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Photo: Courtesy Redwood Library and Athenaeum, Newport, R.I.
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Card table

Object number



Maker, attributed to John Townsend, American, 1732/33–1809


Closed: 26 1/2 × 34 3/4 × 18 in. (67.31 × 88.27 × 45.72 cm)



Current location

Redwood Library and Athenaeum


Made in Newport, Rhode Island
(view a map of Rhode Island)


Mahogany (primary); maple (stationary and hinged rails); chestnut (batten); pine (glue blocks)




"Townsend Table / Mrs. Redwood's Table / Miss Ellen Townsend," engraved on brass plate on front (since removed); illegible chalk on inside of stationary rail; “A,” in graphite, on exterior proper-left hinged rail; “B,” In graphite, on exterior proper-right hinged rail


William Redwood (1734–1794), Newport, Rhode Island; by descent to his wife, Mrs. William Redwood (née Sarah Pope, about 1739–1819), Newport, Rhode Island, after 1794. Ellen Townsend (1809–1887), Newport, Rhode Island, before 1883; given to the Redwood Library and Athenaeum, Newport, Rhode Island, 1883

Associated names

Ellen F. Townsend
William Redwood
Sarah Pope Redwood


The oblong, single-board top has rounded edges and is rectangularly convex-blocked at each corner and in the middle of the front edge. It is joined to its conformingly shaped single-board top leaf by brass hinges in their rear corners. There are two leaf-edge tenon joints. The top is secured to its conformingly shaped frame by large, horizontal chamfered glue blocks- two at the front rail, four at the rear inside rail, and one each at the side rails- and by a transverse batten at the middle of the top, set into grooves in the long rails and fixed to the top with rosehead nail pockets. The batten is flanked by a rectangular horizontal glue block and the shadows of another, now missing. Within each front corner of the frame are two rectangular vertical glue blocks, one reinforced with a rosehead nail. The rear inside rail is joined to the short, stationary portion of the rear outside rail by rosehead nails, some visible, some obscured by glue blocks. The front and side rails are tenoned without wood pins to the blocks atop the front legs. The side rails meet the ends of the rear inside rail in rabbeted dovetail joints, having long, finely cut, narrow-necked pins with half-pins above and below. Each rear leg swings out by means of a round, carved wood, five-knuckled hinge. Each swinging rail is tenoned, with two wood pins, to the block atop the rear leg. Plain knee brackets are glued to the front face of each rear leg. The angular, square-sectioned front legs are carved at the knees and the glued knee brackets with stylized acanthus motifs. The tendons at the ankles are deeply carved, and the claws have prominent knuckles and undercut talons, grasping undercut elongated ball feet. The rear legs are similarly angular and square-sectioned, ending in shod pad feet with incised heels. Examined by P.E. Kane and J.N. Johnson March 26, 2014; notes compiled by T.B. Lloyd.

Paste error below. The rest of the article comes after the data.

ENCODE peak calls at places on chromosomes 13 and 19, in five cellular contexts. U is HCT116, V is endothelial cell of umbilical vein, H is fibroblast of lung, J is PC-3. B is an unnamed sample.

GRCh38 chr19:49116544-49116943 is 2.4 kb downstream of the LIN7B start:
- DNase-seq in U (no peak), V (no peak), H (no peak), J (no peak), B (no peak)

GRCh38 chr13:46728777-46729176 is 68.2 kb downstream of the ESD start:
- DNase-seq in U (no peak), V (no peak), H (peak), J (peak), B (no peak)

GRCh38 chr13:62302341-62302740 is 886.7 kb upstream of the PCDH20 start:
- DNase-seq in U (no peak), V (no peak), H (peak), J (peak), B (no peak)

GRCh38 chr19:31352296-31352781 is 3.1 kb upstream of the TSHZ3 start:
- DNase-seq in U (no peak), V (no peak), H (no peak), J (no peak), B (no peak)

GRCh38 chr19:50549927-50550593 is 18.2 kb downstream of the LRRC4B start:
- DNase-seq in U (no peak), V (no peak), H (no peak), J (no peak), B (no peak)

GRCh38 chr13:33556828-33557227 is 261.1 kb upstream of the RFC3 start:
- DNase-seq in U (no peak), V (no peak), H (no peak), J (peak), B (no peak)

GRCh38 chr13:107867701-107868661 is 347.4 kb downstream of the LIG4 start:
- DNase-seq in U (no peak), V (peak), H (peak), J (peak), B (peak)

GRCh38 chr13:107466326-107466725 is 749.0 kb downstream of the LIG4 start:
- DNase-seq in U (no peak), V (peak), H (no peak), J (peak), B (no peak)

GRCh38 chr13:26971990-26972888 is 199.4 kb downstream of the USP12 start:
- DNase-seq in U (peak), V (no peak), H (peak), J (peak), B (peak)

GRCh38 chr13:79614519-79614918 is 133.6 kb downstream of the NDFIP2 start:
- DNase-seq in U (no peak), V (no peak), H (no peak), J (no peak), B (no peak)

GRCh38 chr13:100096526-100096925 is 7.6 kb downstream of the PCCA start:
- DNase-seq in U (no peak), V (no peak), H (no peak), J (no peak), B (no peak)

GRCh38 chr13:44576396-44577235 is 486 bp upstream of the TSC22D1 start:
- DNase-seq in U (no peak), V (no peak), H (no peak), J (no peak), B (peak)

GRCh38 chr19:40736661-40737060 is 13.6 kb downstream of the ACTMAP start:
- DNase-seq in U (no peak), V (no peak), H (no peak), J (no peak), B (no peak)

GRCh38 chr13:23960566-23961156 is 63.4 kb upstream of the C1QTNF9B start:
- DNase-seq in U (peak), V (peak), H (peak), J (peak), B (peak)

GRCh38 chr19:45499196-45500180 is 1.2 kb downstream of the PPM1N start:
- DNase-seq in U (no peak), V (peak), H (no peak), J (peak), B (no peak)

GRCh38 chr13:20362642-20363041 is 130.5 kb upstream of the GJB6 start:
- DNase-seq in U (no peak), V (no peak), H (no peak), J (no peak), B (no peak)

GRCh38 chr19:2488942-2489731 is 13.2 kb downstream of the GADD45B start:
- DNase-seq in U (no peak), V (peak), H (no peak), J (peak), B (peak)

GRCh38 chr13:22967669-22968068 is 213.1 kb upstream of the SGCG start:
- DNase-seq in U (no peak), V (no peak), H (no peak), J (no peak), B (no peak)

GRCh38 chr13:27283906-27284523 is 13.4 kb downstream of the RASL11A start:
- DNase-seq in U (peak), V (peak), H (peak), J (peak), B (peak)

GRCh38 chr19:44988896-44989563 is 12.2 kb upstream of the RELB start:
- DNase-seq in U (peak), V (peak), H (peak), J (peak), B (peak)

Some Rhode Island card tables on cabriole legs with claw-and-ball front feet and pad rear feet have blocked corners, as well as blocking at the center of the front skirt. See the related examples below.

See also


Joseph K. Ott, The John Brown House Loan Exhibition of Rhode Island Furniture, exh. cat. (Providence: The Rhode Island Historical Society, 1965), 40–41, 164, no. 34, ill.
Liza Moses and Michael Moses, "Authenticating John Townsend's and John Goddard's Queen Anne and Chippendale Tables," Antiques 121, no. 5 (May 1982): 1135, fig. 13.
Michael Moses, Master Craftsmen of Newport: The Townsends and Goddards (Tenafly, N.J.: MMI Americana Press, 1984), 142, 152, fig. 3.74.
Morrison H. Heckscher, John Townsend: Newport Cabinetmaker, exh. cat. (New York: The Metropolitan Museum of Art, 2005), 85, no. 4, ill.
Morrison H. Heckscher, "Newport and the Townsend Inheritance," Antiques 167, no. 5 (May 2005): 101, pl. 3, ill.
Joseph K. Ott, "The John Brown House Loan Exhibition of Rhode Island Furniture," Antiques 87, no. 5 (May 1965): 564–65, fig. 4.
John Tschirch, "A Classic Revisited: The Redwood Library and Athenaeum in Newport, Rhode Island," Antiques and Fine Art 15, no. 4 (Winter 2016): 153–54, fig. 8.